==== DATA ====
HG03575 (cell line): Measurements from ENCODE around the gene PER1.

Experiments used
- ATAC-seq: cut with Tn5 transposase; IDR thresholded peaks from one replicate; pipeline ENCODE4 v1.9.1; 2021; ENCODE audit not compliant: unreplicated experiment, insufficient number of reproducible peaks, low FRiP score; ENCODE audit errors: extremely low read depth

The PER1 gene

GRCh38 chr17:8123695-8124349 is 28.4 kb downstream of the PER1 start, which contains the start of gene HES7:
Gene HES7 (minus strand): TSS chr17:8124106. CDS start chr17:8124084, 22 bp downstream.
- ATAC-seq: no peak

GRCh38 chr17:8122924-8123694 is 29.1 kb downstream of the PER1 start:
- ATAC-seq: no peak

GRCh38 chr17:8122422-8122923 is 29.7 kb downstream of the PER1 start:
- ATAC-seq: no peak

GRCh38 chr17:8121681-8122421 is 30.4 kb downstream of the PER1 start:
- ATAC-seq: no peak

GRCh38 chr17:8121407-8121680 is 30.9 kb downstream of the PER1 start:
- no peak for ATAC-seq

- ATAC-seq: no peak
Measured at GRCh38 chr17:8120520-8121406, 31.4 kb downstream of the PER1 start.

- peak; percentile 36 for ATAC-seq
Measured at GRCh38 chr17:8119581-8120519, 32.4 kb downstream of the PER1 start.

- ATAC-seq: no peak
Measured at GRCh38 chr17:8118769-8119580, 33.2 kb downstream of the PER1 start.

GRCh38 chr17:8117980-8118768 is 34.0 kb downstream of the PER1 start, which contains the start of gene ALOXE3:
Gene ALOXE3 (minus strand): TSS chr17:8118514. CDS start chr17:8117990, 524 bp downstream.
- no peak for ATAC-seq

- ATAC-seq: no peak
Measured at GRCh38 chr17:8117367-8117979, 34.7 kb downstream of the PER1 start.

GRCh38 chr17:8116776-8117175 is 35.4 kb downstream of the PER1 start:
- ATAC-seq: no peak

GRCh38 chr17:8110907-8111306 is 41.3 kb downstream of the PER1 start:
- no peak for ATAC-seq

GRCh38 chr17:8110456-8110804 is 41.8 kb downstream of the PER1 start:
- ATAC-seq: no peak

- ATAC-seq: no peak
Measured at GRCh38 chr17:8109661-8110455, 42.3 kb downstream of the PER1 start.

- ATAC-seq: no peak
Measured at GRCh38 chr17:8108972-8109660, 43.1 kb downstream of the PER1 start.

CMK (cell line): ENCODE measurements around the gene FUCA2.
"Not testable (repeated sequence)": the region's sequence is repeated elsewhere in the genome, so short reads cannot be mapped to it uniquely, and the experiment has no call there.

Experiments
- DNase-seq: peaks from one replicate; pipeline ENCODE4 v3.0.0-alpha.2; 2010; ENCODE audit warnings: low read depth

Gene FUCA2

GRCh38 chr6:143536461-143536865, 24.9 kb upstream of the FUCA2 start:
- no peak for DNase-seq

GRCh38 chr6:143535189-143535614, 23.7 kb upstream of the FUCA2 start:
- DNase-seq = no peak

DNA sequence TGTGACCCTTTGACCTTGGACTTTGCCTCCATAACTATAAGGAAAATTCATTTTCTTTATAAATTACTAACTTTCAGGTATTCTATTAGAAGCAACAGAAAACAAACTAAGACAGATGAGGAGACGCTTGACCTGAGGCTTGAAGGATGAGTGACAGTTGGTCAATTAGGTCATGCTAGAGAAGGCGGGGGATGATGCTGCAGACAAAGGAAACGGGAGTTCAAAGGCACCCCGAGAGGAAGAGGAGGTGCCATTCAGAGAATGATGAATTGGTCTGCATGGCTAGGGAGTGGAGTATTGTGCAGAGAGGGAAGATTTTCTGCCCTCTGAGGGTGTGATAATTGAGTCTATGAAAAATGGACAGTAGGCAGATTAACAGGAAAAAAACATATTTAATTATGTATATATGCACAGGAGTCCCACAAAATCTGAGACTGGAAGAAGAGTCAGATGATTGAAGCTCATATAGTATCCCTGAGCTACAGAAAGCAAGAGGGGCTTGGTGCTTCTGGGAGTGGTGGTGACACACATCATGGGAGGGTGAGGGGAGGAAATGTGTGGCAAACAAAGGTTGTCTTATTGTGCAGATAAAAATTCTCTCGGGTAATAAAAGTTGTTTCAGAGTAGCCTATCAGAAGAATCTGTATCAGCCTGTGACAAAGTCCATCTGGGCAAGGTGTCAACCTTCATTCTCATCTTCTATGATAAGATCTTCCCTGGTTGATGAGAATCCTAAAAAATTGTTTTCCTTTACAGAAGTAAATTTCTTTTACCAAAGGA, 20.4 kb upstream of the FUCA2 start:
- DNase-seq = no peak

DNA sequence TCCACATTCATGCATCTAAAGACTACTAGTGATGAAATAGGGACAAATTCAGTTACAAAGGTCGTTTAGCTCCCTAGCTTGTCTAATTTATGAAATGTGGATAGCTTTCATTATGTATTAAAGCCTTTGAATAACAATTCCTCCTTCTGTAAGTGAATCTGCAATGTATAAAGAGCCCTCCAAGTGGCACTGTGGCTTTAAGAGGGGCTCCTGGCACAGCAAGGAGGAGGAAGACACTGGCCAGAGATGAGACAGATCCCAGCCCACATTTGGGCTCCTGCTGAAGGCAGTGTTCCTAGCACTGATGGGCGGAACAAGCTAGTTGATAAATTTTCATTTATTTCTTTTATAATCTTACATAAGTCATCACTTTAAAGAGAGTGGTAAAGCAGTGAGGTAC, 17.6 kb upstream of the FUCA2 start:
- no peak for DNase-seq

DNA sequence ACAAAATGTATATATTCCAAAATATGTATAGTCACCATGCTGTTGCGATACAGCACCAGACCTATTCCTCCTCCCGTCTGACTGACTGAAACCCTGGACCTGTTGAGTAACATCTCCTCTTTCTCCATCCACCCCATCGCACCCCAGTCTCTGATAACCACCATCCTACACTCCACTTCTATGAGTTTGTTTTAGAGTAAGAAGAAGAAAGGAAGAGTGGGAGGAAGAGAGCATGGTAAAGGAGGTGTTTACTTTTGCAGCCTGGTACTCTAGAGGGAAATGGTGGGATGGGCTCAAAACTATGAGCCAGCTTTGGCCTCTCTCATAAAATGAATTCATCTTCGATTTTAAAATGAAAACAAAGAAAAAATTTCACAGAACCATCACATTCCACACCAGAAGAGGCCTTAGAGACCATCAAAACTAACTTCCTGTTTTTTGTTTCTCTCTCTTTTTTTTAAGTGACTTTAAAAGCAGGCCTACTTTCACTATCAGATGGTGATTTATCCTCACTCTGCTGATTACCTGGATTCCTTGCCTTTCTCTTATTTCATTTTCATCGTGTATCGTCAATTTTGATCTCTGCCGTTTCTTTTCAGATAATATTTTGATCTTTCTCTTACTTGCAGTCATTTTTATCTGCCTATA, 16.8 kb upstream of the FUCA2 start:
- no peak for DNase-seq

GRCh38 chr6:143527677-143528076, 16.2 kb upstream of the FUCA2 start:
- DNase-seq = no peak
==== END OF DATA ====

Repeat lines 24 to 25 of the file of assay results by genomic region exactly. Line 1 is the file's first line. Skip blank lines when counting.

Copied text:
- no peak for ATAC-seq

- ATAC-seq: no peak